Plymouth Hard Boat

Dive planning check list,

  1. Book great Weather – COMPLETE!
  2. Have a great group of divers on the trip – COMPLETE!

Diving in the UK in March offers numerous opportunities for failure and trip cancellations. We did however manage to hit a window of really good weather and couldn’t have asked for a flatter sea. Suntans were topped up and foul weather gear was not required. Being able to sit in the sun between UK dives is highly underrated.

The tides allowed for a Saturday morning late start with ropes off at 10:30.   The first dive was on the wreck Le Poulmic.  With the wreck sitting just south of the breakwater and in 20m of water, hopes were high of decent visibility.  Unfortunately, it wasn’t to be, a decent current and rain the previous week meant a whole load of everything being washed down through Plymouth sound and out past the breakwater, resulting in visibility being down to a few meters.  We did get wet though and everyone’s kit checked out ok so onto the second dive of the day.

Hopes were not high of visibility on Tinkers Shoal being much better as its less than a mile from Le Poulmic.  Thankfully mother nature threw a curve ball and what a change.  Visibility increased, current decreased and it seemed like most of the sea life in the area popped out to say hello.  Conger eels, crab, shrimp and shy fish smiled at us from crags and crevices while one very large spider crab stood out in the open, bold as brass, and dared me to come closer.  My air was getting low though so I had to move on……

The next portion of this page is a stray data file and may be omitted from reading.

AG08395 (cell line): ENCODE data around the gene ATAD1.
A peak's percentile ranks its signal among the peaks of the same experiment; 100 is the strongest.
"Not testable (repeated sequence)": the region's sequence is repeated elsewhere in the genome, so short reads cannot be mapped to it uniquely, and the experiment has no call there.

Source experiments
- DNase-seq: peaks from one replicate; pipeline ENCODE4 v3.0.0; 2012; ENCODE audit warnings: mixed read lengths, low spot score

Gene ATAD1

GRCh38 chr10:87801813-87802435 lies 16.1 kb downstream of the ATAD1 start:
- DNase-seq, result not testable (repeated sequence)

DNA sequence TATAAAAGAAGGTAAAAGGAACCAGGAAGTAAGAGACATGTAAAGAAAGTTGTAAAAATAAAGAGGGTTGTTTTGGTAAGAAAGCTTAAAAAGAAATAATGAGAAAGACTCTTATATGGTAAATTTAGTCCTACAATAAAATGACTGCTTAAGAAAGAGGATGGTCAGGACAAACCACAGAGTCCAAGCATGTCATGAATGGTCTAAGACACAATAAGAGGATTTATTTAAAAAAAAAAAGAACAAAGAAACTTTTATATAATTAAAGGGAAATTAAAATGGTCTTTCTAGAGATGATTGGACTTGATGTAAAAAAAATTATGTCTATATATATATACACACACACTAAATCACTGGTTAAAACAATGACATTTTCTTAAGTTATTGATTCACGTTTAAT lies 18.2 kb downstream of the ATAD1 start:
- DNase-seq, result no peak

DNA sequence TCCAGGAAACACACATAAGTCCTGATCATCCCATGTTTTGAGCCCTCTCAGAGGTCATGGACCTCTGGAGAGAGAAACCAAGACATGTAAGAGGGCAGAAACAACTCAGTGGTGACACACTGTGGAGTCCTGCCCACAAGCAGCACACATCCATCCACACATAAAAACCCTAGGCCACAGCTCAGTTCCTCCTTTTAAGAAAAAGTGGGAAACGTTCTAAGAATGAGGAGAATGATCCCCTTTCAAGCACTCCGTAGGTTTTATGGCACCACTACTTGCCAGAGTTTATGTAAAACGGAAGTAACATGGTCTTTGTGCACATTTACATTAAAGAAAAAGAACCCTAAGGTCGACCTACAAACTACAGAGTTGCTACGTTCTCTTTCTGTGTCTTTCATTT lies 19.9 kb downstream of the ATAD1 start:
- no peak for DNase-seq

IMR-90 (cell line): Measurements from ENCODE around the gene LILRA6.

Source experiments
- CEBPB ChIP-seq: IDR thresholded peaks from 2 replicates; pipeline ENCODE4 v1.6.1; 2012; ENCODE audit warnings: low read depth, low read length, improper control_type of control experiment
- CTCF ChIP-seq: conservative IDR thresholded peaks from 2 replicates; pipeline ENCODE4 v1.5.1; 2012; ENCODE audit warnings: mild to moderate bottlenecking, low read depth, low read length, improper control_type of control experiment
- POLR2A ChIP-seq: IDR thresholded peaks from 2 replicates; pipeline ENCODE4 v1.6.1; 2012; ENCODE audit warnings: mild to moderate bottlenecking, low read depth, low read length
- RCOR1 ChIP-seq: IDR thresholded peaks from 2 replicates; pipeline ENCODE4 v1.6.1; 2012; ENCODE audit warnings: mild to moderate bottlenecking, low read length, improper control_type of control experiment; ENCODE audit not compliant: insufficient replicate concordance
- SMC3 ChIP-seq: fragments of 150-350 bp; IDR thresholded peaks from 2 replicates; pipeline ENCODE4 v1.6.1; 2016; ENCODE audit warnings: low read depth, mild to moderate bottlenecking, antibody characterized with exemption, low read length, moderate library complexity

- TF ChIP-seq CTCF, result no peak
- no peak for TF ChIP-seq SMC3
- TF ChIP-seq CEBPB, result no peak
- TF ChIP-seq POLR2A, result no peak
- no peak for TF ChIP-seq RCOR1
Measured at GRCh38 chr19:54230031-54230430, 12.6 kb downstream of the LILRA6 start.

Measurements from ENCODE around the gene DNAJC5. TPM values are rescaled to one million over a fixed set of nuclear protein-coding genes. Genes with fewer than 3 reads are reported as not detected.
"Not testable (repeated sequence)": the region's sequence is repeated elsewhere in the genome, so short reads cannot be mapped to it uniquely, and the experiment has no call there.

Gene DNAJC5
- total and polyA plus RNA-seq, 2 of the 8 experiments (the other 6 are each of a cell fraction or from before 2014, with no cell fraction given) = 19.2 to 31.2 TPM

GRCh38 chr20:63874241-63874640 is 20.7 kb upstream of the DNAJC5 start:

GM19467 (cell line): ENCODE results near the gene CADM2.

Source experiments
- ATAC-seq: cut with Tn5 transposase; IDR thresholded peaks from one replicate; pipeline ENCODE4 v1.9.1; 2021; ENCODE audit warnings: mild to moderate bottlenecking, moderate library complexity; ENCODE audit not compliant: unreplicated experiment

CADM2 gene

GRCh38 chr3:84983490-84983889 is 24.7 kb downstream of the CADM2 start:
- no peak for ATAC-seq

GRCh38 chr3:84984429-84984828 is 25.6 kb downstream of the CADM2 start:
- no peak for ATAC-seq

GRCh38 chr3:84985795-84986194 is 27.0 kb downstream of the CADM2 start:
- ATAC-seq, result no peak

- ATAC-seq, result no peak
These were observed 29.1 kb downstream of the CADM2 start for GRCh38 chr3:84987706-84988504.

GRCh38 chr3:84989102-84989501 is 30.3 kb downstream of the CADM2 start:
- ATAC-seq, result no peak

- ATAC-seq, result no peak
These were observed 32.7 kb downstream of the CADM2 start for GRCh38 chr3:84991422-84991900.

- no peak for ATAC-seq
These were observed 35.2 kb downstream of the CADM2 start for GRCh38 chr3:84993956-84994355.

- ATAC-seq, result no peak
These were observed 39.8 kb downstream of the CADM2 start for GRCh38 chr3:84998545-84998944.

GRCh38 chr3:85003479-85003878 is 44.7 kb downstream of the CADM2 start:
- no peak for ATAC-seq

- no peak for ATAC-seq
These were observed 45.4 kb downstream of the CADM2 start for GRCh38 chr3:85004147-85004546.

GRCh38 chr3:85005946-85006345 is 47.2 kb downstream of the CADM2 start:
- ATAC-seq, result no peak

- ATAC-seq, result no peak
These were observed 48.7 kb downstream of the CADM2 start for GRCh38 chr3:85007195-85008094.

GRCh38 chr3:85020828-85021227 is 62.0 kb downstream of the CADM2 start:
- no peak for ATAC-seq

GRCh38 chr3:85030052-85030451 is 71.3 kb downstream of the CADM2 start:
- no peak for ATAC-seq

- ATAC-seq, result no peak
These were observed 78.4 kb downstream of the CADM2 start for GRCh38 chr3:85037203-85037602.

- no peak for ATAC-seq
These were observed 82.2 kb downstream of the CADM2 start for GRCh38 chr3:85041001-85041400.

Day one diving ended in time to catch the 2nd half of England doing their best to lose against Wales followed by hearty meal in the Hotel Mountbatten and a couple of Lager Shandies to wash it down with.

Day two started early but again, the sun was out and the sea was a millpond that a summers day would have been proud of.  A slightly longer transit out to the James Egan Lane allowed a fairly relaxed kit up and a few divers were able to catch up on their beauty sleep and practice their catalogue poses.

Although heavily broken up, the JEL still has a large amount of structure in place and the hull ribs were a sight to behold with the light shining down from the surface.

And then onto the final dive of the weekend, HMS Scylla.  Much more than just one of Her Majesties war canoes sat on the sea bed, HMS Scylla is pretty much intact and with holes cut in the side to enable divers to view her inside, this is a dive I personally didn’t want to end.  The skipper dropped the shot right onto the bridge and we dropped directly onto the infrastructure so didn’t even have to go looking for her.  With the bridge at 12m and the sea bed at 26, it really was a divers choice on what to go look for.  Covered in sea live and with all the openings, its took a good 40-minute dive to move from the bridge, round the stern and get back to the bridge again.  A cracking dive to finish of the weekend.

And then the weekend was over and we had to go home and get back to our day jobs 🙁

Thanks to everyone who attended for making it a thoroughly enjoyable weekend and special thanks to mother nature for pulling out all the stops for us.

I am looking at planning another trip later this year so if anyone is interested in finding out what the survey says Scott’s ideal job was or how you tell the time early in the morning…. then book early to avoid disappointment.

Safe Diving, Ian.

Thanks to Shaun, Ian, Nick, Baxter and Connor for the photos.

You may also like...